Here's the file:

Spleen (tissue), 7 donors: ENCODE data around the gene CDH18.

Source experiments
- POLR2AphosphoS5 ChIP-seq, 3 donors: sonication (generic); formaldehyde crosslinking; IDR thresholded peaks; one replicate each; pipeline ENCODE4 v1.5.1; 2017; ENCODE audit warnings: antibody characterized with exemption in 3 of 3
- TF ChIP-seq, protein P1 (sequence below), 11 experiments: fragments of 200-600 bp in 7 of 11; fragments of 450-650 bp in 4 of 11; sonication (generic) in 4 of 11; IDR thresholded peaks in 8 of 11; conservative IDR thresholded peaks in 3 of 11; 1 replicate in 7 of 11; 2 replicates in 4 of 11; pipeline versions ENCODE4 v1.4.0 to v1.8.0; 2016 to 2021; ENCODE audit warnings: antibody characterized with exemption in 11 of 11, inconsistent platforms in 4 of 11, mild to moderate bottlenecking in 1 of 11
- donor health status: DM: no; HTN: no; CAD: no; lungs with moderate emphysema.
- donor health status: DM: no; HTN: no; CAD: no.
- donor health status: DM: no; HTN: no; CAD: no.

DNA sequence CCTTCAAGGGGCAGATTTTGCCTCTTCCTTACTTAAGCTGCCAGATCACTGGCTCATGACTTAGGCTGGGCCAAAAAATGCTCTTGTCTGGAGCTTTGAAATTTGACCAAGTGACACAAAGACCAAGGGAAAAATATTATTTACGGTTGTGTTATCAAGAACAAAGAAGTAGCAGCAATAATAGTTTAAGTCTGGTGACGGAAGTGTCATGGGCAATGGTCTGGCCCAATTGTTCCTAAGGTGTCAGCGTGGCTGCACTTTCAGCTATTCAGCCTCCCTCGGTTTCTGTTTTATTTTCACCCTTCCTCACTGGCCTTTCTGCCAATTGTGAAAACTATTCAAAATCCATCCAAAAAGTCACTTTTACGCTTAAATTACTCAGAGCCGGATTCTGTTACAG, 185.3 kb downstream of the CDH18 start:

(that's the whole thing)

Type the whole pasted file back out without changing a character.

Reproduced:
Spleen (tissue), 7 donors: ENCODE data around the gene CDH18.

Source experiments
- POLR2AphosphoS5 ChIP-seq, 3 donors: sonication (generic); formaldehyde crosslinking; IDR thresholded peaks; one replicate each; pipeline ENCODE4 v1.5.1; 2017; ENCODE audit warnings: antibody characterized with exemption in 3 of 3
- TF ChIP-seq, protein P1 (sequence below), 11 experiments: fragments of 200-600 bp in 7 of 11; fragments of 450-650 bp in 4 of 11; sonication (generic) in 4 of 11; IDR thresholded peaks in 8 of 11; conservative IDR thresholded peaks in 3 of 11; 1 replicate in 7 of 11; 2 replicates in 4 of 11; pipeline versions ENCODE4 v1.4.0 to v1.8.0; 2016 to 2021; ENCODE audit warnings: antibody characterized with exemption in 11 of 11, inconsistent platforms in 4 of 11, mild to moderate bottlenecking in 1 of 11
- donor health status: DM: no; HTN: no; CAD: no; lungs with moderate emphysema.
- donor health status: DM: no; HTN: no; CAD: no.
- donor health status: DM: no; HTN: no; CAD: no.

DNA sequence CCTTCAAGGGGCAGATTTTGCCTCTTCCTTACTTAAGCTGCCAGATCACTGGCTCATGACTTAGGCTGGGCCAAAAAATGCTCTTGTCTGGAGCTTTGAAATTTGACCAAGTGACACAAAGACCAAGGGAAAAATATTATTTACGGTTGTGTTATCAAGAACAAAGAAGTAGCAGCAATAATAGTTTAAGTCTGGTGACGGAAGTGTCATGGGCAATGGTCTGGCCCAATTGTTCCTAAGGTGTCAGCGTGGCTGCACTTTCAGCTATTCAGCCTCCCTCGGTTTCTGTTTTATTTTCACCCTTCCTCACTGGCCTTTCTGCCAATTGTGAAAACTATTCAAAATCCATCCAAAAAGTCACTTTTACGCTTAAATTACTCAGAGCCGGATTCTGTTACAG, 185.3 kb downstream of the CDH18 start: